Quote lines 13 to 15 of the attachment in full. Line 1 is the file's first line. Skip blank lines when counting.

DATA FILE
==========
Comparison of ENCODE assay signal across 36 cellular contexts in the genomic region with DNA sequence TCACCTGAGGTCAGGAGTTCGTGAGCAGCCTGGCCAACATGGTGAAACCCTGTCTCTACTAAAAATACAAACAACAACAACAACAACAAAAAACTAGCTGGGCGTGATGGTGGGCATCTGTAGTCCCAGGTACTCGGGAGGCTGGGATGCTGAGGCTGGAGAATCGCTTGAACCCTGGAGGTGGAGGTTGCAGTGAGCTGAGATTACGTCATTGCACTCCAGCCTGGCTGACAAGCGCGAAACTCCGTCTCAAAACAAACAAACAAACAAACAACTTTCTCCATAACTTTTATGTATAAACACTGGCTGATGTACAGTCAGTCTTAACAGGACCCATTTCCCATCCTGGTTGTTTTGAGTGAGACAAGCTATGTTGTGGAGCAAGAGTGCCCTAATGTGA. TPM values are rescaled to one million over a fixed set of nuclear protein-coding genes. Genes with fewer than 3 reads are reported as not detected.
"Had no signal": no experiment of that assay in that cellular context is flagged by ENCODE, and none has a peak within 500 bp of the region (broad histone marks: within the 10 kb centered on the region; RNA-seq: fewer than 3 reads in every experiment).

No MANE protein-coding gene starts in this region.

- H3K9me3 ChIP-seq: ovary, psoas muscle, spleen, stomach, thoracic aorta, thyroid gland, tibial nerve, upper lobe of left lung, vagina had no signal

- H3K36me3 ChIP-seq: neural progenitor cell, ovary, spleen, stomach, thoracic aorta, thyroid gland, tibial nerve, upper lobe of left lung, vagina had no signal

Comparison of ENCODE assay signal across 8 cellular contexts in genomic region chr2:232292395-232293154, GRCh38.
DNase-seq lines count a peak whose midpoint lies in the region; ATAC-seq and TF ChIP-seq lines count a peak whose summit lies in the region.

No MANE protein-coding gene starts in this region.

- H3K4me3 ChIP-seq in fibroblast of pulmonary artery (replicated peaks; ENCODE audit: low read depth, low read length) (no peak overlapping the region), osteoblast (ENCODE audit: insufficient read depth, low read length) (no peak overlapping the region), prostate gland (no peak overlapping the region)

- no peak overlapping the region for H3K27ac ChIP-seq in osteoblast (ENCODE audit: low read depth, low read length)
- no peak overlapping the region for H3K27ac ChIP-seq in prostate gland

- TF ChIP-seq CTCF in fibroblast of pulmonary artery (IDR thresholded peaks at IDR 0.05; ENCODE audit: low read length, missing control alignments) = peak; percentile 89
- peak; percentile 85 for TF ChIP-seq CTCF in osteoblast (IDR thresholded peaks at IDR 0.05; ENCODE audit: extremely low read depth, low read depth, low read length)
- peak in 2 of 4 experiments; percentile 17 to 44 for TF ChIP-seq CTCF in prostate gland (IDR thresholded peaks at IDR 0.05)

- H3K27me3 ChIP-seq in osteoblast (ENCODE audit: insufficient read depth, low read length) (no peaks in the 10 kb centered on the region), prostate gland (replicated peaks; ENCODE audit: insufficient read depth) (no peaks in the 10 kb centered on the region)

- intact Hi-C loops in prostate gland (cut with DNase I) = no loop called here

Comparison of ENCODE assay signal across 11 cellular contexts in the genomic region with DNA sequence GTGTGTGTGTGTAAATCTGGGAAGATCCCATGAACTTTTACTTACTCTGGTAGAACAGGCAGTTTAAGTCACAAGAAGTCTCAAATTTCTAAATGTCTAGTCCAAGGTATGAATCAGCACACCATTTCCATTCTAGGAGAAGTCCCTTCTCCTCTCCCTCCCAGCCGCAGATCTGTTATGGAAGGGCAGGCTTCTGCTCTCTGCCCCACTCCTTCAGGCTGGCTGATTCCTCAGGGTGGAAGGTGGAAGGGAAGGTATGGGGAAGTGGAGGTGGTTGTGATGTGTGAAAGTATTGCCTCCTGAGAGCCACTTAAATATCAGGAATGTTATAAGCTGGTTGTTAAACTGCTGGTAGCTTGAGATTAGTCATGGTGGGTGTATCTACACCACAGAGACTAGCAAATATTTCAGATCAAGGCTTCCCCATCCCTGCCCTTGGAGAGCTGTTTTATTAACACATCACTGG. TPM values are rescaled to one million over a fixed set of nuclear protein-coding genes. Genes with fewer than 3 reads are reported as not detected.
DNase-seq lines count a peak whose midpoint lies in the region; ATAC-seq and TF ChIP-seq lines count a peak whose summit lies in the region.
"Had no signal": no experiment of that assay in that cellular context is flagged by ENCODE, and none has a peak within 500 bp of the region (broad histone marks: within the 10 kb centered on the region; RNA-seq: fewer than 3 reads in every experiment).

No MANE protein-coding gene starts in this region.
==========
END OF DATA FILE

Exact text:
- peak; percentile 85 for TF ChIP-seq CTCF in osteoblast (IDR thresholded peaks at IDR 0.05; ENCODE audit: extremely low read depth, low read depth, low read length)
- peak in 2 of 4 experiments; percentile 17 to 44 for TF ChIP-seq CTCF in prostate gland (IDR thresholded peaks at IDR 0.05)

- H3K27me3 ChIP-seq in osteoblast (ENCODE audit: insufficient read depth, low read length) (no peaks in the 10 kb centered on the region), prostate gland (replicated peaks; ENCODE audit: insufficient read depth) (no peaks in the 10 kb centered on the region)